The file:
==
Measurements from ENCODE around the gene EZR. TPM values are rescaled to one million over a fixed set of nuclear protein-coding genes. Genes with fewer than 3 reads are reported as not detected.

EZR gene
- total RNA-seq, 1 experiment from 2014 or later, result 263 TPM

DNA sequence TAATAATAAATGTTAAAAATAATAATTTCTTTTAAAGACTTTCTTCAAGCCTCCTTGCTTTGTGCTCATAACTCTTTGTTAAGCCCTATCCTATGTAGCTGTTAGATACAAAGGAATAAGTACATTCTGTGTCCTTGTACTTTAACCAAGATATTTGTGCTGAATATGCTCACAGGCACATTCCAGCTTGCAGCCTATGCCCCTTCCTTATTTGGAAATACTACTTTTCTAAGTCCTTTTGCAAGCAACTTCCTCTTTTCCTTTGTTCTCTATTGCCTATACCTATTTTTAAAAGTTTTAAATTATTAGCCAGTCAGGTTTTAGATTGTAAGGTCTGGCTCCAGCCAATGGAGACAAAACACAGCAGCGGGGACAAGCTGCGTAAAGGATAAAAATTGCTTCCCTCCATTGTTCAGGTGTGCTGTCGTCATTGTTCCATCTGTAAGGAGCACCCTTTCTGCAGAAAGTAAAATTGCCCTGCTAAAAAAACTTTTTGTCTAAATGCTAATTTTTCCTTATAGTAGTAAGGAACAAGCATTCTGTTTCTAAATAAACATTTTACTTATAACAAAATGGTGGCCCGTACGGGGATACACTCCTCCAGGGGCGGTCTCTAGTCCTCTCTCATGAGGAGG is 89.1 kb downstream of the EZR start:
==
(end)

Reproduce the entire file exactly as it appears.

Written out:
Measurements from ENCODE around the gene EZR. TPM values are rescaled to one million over a fixed set of nuclear protein-coding genes. Genes with fewer than 3 reads are reported as not detected.

EZR gene
- total RNA-seq, 1 experiment from 2014 or later, result 263 TPM

DNA sequence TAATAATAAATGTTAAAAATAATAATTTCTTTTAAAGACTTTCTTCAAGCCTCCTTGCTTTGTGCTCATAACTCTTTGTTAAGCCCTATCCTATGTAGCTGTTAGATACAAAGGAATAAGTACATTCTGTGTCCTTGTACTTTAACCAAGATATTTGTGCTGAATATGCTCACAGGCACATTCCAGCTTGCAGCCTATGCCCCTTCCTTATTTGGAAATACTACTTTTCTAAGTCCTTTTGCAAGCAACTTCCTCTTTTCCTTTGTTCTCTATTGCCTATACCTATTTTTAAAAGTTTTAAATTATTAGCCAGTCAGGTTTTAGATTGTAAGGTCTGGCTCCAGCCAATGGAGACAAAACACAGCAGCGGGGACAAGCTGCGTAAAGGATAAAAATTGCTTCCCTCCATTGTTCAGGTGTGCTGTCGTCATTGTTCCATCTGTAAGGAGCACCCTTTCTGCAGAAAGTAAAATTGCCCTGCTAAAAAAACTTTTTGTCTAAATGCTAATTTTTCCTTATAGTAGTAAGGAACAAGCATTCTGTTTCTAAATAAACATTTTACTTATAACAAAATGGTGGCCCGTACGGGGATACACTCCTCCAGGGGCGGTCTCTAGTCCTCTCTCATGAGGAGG is 89.1 kb downstream of the EZR start: